If the Fujitsu chassis is struggling to cool a Dual Core then forget about ever installing a Quad core. Some manufacturers design their laptops to use a very slow CPU fan speed to reduce noise. The result is sky high temperatures and you may not be able to run your CPU at its rated speed. Deceptive marketing but there is not much you can do other than thoroughly test whatever you buy and send it back immediately if it can not live up to its specs.

You can also try running RealTemp. Look in the Thermal Status area. If it says OK then that means your CPU has not reached the thermal throttling temperature since you turned it on. If it says LOG, that means it throttled at least once and this was logged within the CPU. If RealTemp says HOT, that means thermal throttling is in progress. Intel thermal throttling works very quickly so you usually need some major problems before you see HOT.

RealTemp T|I Edition

Downloads

  • Thumbs Up 2

Share this post


Link to post
Share on other sites

I have cut a hole in the panel and replaced with a steel mesh where the fan intake should have been.

I also shaved some off the supports of the heatsink (they are on the heatsink itself so this made it easy).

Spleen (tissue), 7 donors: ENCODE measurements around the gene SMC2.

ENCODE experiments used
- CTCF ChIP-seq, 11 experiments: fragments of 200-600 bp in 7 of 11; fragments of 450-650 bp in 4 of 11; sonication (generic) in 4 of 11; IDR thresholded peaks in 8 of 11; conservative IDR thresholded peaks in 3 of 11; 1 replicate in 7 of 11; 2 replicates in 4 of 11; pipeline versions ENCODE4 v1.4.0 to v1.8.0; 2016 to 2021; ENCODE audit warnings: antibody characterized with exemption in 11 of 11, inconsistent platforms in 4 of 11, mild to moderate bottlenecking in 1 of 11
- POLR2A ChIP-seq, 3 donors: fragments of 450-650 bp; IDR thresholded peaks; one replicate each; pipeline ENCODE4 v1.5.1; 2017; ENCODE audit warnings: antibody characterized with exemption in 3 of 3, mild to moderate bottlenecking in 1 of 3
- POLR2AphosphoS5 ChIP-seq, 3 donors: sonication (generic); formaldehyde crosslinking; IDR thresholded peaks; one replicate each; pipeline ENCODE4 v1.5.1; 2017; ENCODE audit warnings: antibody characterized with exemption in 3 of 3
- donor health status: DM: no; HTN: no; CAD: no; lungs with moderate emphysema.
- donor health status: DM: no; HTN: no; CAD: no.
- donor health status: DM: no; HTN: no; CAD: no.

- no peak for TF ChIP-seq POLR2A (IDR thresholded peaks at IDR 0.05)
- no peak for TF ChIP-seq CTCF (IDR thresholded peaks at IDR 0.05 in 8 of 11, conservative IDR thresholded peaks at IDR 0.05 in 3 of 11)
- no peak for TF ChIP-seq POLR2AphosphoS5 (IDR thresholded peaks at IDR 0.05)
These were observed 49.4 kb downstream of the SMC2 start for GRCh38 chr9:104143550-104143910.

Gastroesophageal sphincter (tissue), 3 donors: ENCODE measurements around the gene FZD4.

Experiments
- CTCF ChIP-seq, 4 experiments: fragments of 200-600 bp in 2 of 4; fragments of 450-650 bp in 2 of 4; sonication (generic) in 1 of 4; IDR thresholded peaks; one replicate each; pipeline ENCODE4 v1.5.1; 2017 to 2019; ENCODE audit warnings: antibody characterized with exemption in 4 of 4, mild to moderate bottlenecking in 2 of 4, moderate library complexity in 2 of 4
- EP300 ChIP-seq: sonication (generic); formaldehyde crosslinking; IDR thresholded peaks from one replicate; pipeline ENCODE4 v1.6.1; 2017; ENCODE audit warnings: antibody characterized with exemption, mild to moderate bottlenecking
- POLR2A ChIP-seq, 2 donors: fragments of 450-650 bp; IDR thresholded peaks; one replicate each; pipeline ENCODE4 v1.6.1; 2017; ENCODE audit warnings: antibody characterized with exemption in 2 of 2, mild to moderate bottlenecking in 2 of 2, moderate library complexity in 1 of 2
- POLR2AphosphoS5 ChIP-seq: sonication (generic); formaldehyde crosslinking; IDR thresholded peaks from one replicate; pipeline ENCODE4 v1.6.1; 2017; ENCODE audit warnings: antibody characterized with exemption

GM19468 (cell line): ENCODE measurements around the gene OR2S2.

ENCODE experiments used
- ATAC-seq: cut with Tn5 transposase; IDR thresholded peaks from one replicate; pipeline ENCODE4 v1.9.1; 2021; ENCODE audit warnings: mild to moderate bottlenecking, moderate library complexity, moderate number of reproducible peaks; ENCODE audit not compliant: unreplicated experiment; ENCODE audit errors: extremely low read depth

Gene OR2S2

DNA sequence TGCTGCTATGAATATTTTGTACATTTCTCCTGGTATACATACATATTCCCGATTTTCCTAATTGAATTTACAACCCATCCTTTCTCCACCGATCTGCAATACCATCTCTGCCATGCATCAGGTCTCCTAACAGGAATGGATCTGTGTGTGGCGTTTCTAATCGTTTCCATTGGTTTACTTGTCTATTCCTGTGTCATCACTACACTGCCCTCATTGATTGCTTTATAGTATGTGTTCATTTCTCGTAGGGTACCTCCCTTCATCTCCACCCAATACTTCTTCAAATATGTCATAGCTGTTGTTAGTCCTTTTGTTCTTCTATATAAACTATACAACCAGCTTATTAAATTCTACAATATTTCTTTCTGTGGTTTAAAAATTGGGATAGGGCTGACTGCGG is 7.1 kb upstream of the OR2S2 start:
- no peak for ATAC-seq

Pics:

post-6146-14494995069935_thumb.jpg

As for ThrottleStop, It did turbo to 3.2GHz (dual-core max throttle correct?) (I did see a spike to 3.3 though). I did notice is throttling every so often due to heat. Also, my fan did whirl to life and actually move air due to the new intake.

The low temp you see is due to my computer being on for ~5 minutes. It is sitting idle at around 65.

Mid test-ish:

post-6146-14494995070101_thumb.jpg

After test:

post-6146-14494995070333_thumb.jpg

Thanks your your help so far svl7 and unclewebb,

atn

post-6146-14494995069166_thumb.jpg

post-6146-14494995069386_thumb.jpg

post-6146-14494995069614_thumb.jpg

post-6146-14494995069773_thumb.jpg

Share this post


Link to post
Share on other sites

Oh wow there is a HUGE gap between your fan and the radiator. Hardly any of the air from the fan is even going through the radiator. Wrap some aluminum foil or tape or something else around the end of the fan and radiator to make sure that all air from the fan flows through the radiator.

Your die contact looks fine. If it was a problem you would have good idle temps but poor load temps. Since your idle temps are also poor it means that heat is getting from the CPU to the heatsink, but it can't leave the heatsink due to lack of air flow.

  • Thumbs Up 2

Share this post


Link to post
Share on other sites

The LOG word in the RealTemp - Thermal Status area confirms that your CPU is reaching the maximum safe operating temperature and is thermal throttling (slowing down) to protect itself from damage. Intel designs this safety feature into all of their CPUs. There is not any software available that I know of that can disable this protection and that's a good thing.